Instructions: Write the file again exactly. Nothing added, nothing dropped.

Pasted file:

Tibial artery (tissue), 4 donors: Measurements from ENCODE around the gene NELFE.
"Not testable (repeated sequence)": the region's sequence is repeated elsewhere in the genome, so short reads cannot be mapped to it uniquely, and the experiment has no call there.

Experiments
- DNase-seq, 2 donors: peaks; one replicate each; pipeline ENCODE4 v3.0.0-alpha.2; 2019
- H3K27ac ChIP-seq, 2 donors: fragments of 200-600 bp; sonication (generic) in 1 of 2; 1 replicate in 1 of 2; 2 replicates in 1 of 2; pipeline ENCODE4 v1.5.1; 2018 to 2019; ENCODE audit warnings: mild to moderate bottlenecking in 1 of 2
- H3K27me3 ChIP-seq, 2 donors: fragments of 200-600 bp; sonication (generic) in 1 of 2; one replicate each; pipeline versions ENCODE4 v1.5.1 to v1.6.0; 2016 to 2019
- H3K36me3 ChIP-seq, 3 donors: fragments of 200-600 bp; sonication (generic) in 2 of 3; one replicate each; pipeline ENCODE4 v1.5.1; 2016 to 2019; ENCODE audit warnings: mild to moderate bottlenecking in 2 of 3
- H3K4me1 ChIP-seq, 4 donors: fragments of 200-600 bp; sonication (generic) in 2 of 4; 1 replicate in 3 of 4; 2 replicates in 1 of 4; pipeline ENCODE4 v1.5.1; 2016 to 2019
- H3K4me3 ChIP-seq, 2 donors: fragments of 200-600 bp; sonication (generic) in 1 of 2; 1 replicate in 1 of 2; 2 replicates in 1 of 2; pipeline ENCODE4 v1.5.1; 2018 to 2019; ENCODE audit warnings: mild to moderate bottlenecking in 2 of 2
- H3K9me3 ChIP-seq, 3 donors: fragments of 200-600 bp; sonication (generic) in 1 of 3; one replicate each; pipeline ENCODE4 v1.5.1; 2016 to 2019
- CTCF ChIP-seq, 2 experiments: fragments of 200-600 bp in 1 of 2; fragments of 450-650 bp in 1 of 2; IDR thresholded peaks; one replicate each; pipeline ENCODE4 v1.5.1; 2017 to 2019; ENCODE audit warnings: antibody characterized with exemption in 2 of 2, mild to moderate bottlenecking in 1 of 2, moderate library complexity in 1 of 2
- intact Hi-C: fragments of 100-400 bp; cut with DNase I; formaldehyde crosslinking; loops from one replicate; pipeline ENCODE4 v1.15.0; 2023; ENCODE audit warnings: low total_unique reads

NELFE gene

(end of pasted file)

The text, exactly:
Tibial artery (tissue), 4 donors: Measurements from ENCODE around the gene NELFE.
"Not testable (repeated sequence)": the region's sequence is repeated elsewhere in the genome, so short reads cannot be mapped to it uniquely, and the experiment has no call there.

Experiments
- DNase-seq, 2 donors: peaks; one replicate each; pipeline ENCODE4 v3.0.0-alpha.2; 2019
- H3K27ac ChIP-seq, 2 donors: fragments of 200-600 bp; sonication (generic) in 1 of 2; 1 replicate in 1 of 2; 2 replicates in 1 of 2; pipeline ENCODE4 v1.5.1; 2018 to 2019; ENCODE audit warnings: mild to moderate bottlenecking in 1 of 2
- H3K27me3 ChIP-seq, 2 donors: fragments of 200-600 bp; sonication (generic) in 1 of 2; one replicate each; pipeline versions ENCODE4 v1.5.1 to v1.6.0; 2016 to 2019
- H3K36me3 ChIP-seq, 3 donors: fragments of 200-600 bp; sonication (generic) in 2 of 3; one replicate each; pipeline ENCODE4 v1.5.1; 2016 to 2019; ENCODE audit warnings: mild to moderate bottlenecking in 2 of 3
- H3K4me1 ChIP-seq, 4 donors: fragments of 200-600 bp; sonication (generic) in 2 of 4; 1 replicate in 3 of 4; 2 replicates in 1 of 4; pipeline ENCODE4 v1.5.1; 2016 to 2019
- H3K4me3 ChIP-seq, 2 donors: fragments of 200-600 bp; sonication (generic) in 1 of 2; 1 replicate in 1 of 2; 2 replicates in 1 of 2; pipeline ENCODE4 v1.5.1; 2018 to 2019; ENCODE audit warnings: mild to moderate bottlenecking in 2 of 2
- H3K9me3 ChIP-seq, 3 donors: fragments of 200-600 bp; sonication (generic) in 1 of 3; one replicate each; pipeline ENCODE4 v1.5.1; 2016 to 2019
- CTCF ChIP-seq, 2 experiments: fragments of 200-600 bp in 1 of 2; fragments of 450-650 bp in 1 of 2; IDR thresholded peaks; one replicate each; pipeline ENCODE4 v1.5.1; 2017 to 2019; ENCODE audit warnings: antibody characterized with exemption in 2 of 2, mild to moderate bottlenecking in 1 of 2, moderate library complexity in 1 of 2
- intact Hi-C: fragments of 100-400 bp; cut with DNase I; formaldehyde crosslinking; loops from one replicate; pipeline ENCODE4 v1.15.0; 2023; ENCODE audit warnings: low total_unique reads

NELFE gene